A Visual Guide to Indian Lygaeinae Identification

work in progress; any attempt to build a key is hard, as no current exhaustive list of the species present in India is available; but still, I felt this might be of some use here, providing help for Milkweed Bugs (subfam. Lygaeinae) identification in India, perhaps helping to build such a reference list that will allow the eventual creation of a key. Only the most common species are featured here, I will complete with time.

Spilostethus

Two species occuring in India.
Spilostethus nymph are much easyly recognised by being the only genus in India bearing red patches on wing buds (the only other possibility being Haemobaphus from Southern Africa), though S. hospes can have entirely dark wing buds, that never happens in S. pandurus.

Spilostethus pandurus


Kanchan Verma, Raipur, CT, 2021

An almost cosmopolitan species, the only one in the genus that eventually reached America. Pretty variable, with at least three valid subspecies, the most well-known being S. pandurus elegans from Southern Africa, alongside with the rarer and more located S. pandurus asiaticus from Madagascar and S. pandurus tetricus from Canarias. There is a questionable synonymy between the typical nominal form(s ?) S. pandurus pandurus and S. pandurus militaris, from Europe, Northern Africa and Near East, that have likely never been formaly synonymised, and are more or less confused - and therefore rarely used.

The form occuring in India, though not formally described, is a Asian form differing slighly from the nominal one. Mostly with an Indomalayan distribution, it occurs westward from Persian Gulf and the East coast of Arabian Peninsula (with the central, desertic areas from the central Arabia appearing as a natural boundary, as the scarce populations from the western coast appear to be closer to that of Europe and Northen Africa, or transitional form), Pakistan (with a boundary and some transitional forms somewhere in Afghanistan), to Sulawesi Eastward, and is likely widely distributed in South to Himalaya in Pakistan, India, Thailand, Cambodge, and Vietnam (with but very few available data from Bengladesh and Myanmar, but unlikely missing from those country, so likely abundant there to), and extends southward on the Oceanic domains to Indonesia, Malaysia and the Sunda Islands.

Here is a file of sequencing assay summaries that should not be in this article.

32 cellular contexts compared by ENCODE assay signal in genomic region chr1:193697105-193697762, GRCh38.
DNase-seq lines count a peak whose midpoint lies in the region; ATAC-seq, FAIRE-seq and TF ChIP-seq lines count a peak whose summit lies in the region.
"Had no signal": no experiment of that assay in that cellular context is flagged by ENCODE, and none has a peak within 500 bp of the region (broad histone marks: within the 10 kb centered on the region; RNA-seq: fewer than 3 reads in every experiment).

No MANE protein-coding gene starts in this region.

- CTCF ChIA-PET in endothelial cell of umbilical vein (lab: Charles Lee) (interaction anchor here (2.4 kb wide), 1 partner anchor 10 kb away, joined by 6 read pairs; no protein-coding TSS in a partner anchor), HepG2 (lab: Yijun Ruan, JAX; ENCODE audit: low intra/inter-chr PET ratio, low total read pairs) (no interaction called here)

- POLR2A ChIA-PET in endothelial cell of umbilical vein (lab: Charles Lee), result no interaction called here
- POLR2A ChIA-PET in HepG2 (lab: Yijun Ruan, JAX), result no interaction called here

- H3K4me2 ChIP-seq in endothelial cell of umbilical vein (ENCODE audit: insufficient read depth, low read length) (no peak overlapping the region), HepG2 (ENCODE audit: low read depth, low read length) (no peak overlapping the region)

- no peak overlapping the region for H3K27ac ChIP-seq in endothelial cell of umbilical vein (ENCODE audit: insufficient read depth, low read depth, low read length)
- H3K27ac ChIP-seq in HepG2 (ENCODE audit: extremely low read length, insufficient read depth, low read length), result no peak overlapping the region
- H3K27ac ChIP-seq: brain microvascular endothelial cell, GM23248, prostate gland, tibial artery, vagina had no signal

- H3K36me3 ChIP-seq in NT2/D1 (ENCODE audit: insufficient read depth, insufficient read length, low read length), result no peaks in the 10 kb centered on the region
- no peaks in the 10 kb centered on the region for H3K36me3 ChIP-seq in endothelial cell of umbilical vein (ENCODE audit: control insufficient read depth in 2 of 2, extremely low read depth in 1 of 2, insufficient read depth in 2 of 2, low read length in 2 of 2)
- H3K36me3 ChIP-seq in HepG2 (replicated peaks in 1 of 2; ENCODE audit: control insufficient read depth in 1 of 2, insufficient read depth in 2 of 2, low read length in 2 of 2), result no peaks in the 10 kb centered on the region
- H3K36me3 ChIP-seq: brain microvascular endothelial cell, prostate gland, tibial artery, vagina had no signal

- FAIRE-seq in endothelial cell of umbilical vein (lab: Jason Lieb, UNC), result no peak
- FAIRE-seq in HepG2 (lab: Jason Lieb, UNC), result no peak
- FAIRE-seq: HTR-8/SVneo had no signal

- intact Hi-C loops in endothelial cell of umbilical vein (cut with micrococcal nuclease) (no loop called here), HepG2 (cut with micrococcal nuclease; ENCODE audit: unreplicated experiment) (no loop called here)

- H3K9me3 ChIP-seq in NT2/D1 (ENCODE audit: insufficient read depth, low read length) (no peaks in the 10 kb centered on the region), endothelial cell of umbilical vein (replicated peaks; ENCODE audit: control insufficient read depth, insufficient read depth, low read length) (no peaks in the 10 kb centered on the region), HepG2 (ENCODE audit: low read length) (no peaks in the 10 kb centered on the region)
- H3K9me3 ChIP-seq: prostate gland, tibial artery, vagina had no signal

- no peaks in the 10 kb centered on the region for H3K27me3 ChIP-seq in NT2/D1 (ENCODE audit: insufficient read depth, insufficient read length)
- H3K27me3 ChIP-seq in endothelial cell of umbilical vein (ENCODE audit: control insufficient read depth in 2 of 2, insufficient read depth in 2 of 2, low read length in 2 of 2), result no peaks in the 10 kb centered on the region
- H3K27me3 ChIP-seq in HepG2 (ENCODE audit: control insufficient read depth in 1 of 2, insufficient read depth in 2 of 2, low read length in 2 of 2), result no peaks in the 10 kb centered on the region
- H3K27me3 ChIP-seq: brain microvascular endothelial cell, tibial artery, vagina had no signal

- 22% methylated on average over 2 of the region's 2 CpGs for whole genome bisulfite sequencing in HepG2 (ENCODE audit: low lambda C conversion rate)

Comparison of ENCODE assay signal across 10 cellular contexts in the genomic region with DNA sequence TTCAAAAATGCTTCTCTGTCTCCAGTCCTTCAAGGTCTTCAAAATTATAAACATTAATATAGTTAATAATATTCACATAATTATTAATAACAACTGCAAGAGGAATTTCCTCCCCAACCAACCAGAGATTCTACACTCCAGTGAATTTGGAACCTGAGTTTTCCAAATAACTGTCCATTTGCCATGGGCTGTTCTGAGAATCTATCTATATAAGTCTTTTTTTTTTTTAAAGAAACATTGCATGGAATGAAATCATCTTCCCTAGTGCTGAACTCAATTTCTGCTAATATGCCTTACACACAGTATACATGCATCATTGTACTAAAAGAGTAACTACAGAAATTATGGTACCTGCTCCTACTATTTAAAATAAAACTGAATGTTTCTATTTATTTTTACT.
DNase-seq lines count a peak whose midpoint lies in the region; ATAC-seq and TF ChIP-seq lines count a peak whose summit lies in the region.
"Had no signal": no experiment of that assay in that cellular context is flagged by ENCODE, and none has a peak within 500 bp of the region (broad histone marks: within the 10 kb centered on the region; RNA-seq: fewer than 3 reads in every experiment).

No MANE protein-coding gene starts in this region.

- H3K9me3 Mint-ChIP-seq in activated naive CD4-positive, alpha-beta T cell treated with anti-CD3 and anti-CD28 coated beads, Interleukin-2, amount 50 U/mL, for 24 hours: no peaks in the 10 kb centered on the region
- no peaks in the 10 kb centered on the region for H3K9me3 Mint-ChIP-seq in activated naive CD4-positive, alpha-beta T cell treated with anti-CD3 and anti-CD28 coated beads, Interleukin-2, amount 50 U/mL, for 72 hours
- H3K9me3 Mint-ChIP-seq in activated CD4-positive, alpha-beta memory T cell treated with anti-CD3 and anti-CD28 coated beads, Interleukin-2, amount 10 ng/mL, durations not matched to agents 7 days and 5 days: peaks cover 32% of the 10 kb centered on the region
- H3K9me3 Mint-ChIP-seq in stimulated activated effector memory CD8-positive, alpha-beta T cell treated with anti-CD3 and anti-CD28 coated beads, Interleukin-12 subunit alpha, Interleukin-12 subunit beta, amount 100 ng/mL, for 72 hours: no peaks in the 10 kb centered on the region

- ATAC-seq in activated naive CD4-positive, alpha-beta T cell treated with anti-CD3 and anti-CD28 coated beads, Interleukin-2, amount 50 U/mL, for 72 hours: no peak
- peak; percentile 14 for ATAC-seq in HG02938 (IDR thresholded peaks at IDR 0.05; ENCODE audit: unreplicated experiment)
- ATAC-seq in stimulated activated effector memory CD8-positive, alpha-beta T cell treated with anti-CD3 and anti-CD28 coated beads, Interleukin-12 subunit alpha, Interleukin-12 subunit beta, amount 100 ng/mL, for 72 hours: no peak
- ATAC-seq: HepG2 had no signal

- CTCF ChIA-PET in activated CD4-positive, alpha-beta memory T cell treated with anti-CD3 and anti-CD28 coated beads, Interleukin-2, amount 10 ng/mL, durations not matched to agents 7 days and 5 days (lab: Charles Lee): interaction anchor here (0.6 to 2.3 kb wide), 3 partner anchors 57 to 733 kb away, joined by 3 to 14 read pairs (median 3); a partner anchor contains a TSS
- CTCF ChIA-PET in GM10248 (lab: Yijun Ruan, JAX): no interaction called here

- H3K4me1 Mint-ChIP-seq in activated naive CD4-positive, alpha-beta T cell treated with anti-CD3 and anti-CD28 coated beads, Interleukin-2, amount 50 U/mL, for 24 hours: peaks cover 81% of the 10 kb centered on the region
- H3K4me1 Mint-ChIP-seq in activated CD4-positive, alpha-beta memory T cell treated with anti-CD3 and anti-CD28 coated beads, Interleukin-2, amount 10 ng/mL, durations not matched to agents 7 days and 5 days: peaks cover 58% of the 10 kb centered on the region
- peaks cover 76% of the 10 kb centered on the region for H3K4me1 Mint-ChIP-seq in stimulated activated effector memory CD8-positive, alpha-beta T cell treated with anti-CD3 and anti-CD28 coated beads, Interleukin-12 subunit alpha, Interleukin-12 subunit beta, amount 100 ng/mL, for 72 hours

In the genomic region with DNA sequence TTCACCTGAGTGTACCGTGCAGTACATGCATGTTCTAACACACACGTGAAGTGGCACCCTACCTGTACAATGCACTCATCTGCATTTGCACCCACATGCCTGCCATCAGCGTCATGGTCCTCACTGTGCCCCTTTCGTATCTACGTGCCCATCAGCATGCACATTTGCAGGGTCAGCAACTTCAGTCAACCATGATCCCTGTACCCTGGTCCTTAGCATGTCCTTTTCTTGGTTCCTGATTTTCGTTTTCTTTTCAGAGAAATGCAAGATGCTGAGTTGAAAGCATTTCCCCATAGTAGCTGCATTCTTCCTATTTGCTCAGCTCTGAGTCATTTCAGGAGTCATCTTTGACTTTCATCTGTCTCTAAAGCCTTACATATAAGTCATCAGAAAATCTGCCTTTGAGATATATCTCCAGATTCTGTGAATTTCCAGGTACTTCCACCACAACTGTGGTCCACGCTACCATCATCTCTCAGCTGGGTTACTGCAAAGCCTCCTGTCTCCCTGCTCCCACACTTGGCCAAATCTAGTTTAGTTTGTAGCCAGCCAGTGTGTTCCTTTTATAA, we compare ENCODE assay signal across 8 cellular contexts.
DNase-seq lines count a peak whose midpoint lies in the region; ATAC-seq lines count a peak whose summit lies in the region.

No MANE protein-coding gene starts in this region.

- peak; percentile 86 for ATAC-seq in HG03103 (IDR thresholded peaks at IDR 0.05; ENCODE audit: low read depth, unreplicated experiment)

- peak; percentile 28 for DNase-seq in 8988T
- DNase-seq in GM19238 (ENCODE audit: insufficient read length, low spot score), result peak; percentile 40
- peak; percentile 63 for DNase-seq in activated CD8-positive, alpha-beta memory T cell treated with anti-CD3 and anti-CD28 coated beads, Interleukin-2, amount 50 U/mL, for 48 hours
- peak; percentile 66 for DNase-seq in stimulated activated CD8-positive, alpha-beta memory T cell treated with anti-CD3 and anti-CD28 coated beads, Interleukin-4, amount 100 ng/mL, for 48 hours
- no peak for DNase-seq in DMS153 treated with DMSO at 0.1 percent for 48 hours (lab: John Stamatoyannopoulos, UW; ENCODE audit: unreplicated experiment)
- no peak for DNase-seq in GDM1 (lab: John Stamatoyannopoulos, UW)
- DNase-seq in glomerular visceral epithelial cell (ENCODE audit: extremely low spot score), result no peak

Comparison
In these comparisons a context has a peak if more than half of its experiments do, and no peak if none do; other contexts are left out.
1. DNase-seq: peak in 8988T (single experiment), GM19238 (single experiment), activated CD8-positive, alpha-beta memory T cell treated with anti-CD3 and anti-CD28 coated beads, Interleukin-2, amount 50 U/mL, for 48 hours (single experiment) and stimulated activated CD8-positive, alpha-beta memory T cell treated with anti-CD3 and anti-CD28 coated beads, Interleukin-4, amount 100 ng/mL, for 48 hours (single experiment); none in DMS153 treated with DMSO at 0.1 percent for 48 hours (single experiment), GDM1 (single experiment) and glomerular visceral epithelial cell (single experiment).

S. pandurus is overall greater, up to 12, or even 13 mm ; pronotum pattern can bears two palish yellow-greenish spots between the dark fascia, sometimes missing, but never present in hospes. Scutellum is entirely black from base to apex. The membrane is dark, from black to greasy grey, with a white central macula, and a smaller basal spot, sometimes missing, especially on pale and/or withered specimens.
Asian forms differs from the nominal one by being overall darker, with greyish shading, the dark black patterns tending to be outlined by a grey marking that overlaps the light red coloured parts.